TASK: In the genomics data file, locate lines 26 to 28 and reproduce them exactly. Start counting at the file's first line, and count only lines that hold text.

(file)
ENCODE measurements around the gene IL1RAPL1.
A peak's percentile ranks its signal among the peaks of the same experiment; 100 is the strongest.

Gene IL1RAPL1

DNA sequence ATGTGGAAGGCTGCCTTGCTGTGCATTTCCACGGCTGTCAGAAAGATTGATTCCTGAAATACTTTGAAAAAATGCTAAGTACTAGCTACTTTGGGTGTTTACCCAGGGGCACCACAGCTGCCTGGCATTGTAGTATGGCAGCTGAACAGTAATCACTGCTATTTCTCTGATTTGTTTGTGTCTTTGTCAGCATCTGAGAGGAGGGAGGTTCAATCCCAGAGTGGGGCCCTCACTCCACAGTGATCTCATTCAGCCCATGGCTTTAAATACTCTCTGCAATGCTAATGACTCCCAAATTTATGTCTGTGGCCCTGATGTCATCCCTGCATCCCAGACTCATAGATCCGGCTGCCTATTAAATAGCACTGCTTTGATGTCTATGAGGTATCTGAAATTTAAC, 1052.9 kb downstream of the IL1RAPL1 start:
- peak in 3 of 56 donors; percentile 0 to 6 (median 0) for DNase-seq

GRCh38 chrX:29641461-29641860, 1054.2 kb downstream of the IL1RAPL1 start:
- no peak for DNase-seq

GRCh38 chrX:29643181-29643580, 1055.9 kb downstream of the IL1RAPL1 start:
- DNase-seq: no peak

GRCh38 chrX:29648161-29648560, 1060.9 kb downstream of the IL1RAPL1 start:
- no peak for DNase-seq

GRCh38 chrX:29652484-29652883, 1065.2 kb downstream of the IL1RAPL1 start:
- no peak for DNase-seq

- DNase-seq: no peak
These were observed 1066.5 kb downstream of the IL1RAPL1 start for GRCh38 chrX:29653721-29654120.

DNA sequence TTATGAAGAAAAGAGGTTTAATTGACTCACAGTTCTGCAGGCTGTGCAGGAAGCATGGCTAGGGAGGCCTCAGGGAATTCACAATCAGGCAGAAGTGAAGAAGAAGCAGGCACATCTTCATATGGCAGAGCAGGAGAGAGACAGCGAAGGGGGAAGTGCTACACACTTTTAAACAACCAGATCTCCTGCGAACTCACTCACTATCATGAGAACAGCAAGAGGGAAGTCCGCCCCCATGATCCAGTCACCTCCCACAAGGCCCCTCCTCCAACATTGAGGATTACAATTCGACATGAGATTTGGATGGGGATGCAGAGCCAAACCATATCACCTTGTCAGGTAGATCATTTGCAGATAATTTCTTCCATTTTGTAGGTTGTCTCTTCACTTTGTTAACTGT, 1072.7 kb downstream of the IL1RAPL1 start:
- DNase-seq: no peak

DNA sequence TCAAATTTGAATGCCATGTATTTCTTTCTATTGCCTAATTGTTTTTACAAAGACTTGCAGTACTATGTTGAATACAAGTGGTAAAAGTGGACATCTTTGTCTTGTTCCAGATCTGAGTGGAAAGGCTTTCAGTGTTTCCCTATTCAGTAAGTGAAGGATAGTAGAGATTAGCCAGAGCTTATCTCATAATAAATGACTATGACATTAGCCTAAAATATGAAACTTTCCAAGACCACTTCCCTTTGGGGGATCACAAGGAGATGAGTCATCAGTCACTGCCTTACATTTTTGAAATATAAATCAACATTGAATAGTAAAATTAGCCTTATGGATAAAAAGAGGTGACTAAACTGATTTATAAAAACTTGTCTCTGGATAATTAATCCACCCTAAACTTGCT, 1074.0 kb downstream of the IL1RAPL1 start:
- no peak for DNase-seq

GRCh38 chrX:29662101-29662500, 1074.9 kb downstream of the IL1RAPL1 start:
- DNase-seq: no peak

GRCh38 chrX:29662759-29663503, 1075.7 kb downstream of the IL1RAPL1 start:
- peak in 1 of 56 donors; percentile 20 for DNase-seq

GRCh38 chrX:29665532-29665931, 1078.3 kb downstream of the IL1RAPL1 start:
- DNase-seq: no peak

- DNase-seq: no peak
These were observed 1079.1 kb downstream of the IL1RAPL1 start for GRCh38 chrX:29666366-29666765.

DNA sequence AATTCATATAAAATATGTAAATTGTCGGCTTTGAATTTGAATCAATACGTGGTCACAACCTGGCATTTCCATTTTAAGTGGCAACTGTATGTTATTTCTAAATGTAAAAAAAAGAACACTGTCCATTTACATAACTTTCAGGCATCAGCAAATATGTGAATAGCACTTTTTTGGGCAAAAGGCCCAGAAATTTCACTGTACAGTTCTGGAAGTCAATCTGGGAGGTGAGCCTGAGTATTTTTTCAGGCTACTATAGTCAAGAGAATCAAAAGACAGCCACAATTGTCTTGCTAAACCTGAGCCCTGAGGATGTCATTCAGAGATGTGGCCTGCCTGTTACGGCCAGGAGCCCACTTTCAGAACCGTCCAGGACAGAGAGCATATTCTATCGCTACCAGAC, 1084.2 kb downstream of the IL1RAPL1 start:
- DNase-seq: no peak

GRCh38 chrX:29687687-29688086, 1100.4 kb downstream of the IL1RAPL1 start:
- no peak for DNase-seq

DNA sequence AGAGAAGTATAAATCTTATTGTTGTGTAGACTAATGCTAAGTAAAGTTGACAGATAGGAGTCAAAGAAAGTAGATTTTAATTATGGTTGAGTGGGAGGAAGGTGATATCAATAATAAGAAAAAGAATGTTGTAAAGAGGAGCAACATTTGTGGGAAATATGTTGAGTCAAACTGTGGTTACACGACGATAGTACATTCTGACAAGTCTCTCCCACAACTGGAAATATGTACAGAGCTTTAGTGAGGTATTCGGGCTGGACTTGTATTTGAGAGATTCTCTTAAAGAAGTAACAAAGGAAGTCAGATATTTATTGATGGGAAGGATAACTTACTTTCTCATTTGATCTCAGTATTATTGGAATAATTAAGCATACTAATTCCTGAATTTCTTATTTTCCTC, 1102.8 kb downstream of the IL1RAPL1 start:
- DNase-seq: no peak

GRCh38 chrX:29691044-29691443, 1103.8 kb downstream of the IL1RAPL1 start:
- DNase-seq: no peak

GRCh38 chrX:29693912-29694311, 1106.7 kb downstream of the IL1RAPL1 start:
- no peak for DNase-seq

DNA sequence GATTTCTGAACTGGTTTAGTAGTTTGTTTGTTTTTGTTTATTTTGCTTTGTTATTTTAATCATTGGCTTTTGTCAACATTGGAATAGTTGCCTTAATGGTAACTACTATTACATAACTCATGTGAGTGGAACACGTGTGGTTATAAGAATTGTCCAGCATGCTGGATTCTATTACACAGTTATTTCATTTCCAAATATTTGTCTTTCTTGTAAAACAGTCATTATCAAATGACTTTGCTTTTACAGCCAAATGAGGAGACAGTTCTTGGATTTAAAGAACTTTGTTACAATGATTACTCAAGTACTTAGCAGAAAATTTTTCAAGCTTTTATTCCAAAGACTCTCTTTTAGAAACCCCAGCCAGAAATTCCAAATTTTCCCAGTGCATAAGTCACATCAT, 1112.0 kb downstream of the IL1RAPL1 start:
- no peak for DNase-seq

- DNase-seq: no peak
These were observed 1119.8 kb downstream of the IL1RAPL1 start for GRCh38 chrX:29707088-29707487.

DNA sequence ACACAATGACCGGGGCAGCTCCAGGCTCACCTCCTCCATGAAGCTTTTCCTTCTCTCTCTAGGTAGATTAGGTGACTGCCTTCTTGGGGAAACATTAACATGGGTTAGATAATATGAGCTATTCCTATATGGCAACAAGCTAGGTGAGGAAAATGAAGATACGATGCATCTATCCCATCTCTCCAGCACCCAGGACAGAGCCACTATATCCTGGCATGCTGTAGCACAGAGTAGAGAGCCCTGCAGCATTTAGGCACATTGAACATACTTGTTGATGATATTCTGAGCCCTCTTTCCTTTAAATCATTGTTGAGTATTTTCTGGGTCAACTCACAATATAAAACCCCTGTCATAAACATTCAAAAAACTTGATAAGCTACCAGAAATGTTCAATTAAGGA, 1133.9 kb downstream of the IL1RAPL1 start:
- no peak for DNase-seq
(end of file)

- DNase-seq: no peak
These were observed 1079.1 kb downstream of the IL1RAPL1 start for GRCh38 chrX:29666366-29666765.

DNA sequence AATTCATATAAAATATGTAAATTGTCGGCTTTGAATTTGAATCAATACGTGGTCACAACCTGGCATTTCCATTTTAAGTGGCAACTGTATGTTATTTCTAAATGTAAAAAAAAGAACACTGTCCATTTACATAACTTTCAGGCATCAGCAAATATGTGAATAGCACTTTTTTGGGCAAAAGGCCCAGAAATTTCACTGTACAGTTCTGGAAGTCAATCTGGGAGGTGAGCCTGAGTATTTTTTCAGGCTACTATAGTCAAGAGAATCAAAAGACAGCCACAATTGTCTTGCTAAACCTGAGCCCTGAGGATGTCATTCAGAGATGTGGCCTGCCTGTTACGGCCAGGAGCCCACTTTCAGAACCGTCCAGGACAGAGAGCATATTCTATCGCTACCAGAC, 1084.2 kb downstream of the IL1RAPL1 start: